More than once in my career, I’ve happened upon a module that declared compatibility with Debian but was only ever tested on Ubuntu. This may not be a problem if you can choose your base OS. It may mean some additional work in porting it if you want to make use of existing infrastructure.
Version pinning is another problem. We all know that software evolves and that backward compatibility is rarely observed. When modules use several dependencies, it’s crucial that every such dependency is described with an exact version tag. This way, we can avoid the problem of installing a package in the latest version that’s no longer compatible with another part of the system.
When talking about pinned versions, there’s no avoiding the subject of bit rot. Unused software decays. Referenced hyperlinks can become obsolete, releases can be taken down, hosting services may cease operation. Even if a module uses a pinned version, it may become unusable if it’s not regularly tested and updated as needed, which leads us to our next topic.
Ansible usually operates on system services. While it’s possible to test some of its features in containers (e.g., with Docker), this approach will generally fail. Docker can’t test all the kernel operations or systemd calls, because they don’t exist in its scope. To properly test Ansible playbooks, you need VMs. Did you notice the plural? Good, because it’s not enough to test on just one VM.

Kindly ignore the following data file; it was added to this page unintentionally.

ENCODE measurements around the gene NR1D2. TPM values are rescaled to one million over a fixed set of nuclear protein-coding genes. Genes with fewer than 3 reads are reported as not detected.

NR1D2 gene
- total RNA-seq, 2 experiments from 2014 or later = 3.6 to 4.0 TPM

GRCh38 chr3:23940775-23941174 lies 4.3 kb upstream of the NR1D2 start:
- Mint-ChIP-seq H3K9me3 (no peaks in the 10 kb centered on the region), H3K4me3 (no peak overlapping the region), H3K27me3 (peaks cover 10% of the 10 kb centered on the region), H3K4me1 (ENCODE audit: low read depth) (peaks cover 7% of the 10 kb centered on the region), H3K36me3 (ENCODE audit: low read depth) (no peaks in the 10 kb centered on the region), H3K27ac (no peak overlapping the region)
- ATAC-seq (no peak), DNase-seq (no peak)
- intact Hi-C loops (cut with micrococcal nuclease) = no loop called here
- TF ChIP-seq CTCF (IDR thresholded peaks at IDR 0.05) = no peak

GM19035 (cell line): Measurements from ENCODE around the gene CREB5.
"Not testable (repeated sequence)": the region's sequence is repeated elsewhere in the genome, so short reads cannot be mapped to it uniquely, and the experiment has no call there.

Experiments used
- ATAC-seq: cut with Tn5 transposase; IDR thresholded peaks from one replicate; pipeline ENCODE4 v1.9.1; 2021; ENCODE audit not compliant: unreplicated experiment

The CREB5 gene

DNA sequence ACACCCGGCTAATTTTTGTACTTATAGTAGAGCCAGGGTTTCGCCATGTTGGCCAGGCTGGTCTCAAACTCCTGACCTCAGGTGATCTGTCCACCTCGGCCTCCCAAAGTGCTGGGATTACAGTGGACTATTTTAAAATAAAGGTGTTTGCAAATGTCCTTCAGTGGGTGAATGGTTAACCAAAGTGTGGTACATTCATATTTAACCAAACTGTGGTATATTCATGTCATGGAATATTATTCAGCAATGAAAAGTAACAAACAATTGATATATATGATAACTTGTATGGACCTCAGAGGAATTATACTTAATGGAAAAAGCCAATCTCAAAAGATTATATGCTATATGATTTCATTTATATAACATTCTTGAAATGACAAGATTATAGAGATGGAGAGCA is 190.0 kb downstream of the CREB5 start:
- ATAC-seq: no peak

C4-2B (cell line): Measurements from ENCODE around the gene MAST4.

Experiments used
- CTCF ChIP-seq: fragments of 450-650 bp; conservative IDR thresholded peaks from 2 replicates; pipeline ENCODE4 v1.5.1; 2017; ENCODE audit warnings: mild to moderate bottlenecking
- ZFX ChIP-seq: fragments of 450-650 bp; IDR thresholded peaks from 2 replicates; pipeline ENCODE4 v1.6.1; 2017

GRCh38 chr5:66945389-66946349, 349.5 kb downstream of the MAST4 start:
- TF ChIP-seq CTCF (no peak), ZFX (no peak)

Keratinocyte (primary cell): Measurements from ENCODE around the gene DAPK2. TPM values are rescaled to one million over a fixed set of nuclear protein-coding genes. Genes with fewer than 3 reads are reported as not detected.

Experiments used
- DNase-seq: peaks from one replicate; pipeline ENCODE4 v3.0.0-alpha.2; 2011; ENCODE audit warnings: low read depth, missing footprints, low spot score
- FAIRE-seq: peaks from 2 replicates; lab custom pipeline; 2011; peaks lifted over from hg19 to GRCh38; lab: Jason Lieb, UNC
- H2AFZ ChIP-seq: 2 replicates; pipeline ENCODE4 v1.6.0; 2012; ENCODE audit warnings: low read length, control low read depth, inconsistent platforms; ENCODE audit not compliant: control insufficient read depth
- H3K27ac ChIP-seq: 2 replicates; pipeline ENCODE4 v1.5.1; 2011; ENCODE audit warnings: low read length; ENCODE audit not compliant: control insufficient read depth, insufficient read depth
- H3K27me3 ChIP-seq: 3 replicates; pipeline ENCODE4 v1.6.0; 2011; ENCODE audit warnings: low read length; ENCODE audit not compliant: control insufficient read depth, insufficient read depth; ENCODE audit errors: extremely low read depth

The most basic test setup should use a clean VM, run the playbook, check the results, and then run the playbook again to check for idempotency issues. But this only gives you limited information. You still don’t know if the playbook will actually deploy in production. The target machine won’t necessarily be a clean VM (unless you’re already using disposable infrastructure).
To mitigate this risk, it may be a good idea to have a separate VM that could serve as “long-term memory.” This VM, in contrast, would not be cleaned after every test deployment but would allow changes to accumulate over time.
The best way to document code is in the code itself. Considering this simple statement leads us to a logical conclusion — the best deployment documentation is the deployment code. There are many tools to help achieve this, with Ansible being one of them. Personally, I prefer it to Chef or Puppet, but I’ve yet to try Salt or StackStorm.
As with every tool I’ve encountered in my professional life, it also has its downsides. Knowing them up front should help you avoid some of the problems I’ve stumbled upon. Hopefully, learning from my experience will save you time and frustration in your own work.
Originally published at https://www.iamondemand.com on August 10, 2017.